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CONSERVATION OFFICER SERVICE LOGO Follow the Conservation Officer Service’s social media page at www.facebook.com/ConservationOfficerService

Alberta man pleads guilty, fined for hunting without a licence in North Island

It’s the responsibility of each hunter or angler to know whether they are considered a B.C. Resident.

An Alberta man pled guilty in Port Hardy Provincial Court to hunting without a licence.

“On Sept. 19, 2019 an Alberta man pleaded guilty in Port Hardy Provincial Court to hunting without a licence, contrary to the B.C. Wildlife Act; the charge of making a false statement to obtain a licence was stayed,” states a post from the Conservation Officer Service’s (COS) social media page.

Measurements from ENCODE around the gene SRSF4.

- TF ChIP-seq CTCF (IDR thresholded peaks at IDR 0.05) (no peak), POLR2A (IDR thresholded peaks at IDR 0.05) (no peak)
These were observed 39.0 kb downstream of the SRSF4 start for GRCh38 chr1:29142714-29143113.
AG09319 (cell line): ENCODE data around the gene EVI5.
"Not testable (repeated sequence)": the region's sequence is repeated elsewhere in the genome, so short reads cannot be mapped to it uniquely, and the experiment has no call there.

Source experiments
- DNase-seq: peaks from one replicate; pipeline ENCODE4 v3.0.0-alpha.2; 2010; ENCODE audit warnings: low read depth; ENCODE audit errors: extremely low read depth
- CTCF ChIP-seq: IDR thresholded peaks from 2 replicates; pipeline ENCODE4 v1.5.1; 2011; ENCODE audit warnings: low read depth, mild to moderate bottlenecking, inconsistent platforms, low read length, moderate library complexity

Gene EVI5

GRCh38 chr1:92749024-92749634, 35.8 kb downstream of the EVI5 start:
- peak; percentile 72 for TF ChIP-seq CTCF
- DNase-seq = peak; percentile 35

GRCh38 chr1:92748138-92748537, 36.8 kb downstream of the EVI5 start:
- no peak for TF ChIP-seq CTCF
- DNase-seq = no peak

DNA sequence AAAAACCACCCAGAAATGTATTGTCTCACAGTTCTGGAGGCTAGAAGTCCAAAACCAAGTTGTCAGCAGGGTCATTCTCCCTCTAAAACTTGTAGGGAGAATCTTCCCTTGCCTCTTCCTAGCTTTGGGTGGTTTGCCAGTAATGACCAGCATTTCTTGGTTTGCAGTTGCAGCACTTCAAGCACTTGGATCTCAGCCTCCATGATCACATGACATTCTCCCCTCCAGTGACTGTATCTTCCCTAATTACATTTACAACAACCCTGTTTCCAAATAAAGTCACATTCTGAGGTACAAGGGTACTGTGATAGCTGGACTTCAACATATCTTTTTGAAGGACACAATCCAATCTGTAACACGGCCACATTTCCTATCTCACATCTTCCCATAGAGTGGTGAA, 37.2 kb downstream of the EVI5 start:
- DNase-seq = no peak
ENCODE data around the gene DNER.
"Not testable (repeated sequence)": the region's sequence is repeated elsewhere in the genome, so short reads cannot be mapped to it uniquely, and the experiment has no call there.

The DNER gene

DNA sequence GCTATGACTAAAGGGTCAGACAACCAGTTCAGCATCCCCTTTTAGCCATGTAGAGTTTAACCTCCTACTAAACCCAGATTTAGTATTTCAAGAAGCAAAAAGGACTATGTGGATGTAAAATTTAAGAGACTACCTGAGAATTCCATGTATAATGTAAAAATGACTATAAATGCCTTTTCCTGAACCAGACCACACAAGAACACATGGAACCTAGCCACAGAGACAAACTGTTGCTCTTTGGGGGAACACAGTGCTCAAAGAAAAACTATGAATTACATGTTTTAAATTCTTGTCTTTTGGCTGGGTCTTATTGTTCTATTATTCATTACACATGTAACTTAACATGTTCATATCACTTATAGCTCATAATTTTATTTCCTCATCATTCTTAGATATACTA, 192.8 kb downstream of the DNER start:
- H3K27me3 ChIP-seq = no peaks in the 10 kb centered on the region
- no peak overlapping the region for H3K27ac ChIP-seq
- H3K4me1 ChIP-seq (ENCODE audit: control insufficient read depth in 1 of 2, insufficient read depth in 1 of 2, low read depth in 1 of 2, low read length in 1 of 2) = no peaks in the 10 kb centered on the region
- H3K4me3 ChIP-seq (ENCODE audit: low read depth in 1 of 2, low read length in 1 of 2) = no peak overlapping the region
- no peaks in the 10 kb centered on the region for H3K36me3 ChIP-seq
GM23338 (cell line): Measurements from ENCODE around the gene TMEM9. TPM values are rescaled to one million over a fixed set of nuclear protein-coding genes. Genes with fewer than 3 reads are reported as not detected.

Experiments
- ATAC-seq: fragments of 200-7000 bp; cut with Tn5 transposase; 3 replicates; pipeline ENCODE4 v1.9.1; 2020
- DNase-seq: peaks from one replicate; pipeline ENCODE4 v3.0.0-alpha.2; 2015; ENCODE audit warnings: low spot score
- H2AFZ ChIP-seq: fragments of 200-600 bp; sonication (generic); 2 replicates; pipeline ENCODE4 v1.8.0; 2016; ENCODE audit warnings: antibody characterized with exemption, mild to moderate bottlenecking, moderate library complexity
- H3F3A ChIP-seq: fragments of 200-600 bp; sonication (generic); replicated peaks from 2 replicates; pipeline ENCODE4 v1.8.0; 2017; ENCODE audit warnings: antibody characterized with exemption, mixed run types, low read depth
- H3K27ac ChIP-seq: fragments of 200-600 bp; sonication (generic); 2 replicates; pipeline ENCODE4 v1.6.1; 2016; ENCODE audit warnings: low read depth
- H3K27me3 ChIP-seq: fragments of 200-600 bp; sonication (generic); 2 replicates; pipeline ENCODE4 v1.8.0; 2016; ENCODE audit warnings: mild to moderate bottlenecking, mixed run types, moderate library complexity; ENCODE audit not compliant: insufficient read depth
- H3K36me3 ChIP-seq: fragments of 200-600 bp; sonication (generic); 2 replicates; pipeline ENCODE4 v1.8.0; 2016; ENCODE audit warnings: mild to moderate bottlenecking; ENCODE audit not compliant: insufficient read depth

The COS added that on Oct. 1, “the man was sentenced to pay $2,501 with $2,500 being directed to the Habitat and Conservation Trust Fund. The man owned property on Northern Vancouver Island, however he maintained a business and access to government services in Alberta, all while continuing to hunt in Alberta as a resident as well.”

According to the COS, the criteria to be considered a B.C. Resident under the Wildlife Act is strict and is based on several factors, such as status in Canada, location of primary residence, and duration a person is physically present in B.C.

“It is the responsibility of each hunter or angler to know whether they are considered a B.C. Resident in accordance with the Wildlife Act,” the COS concluded.

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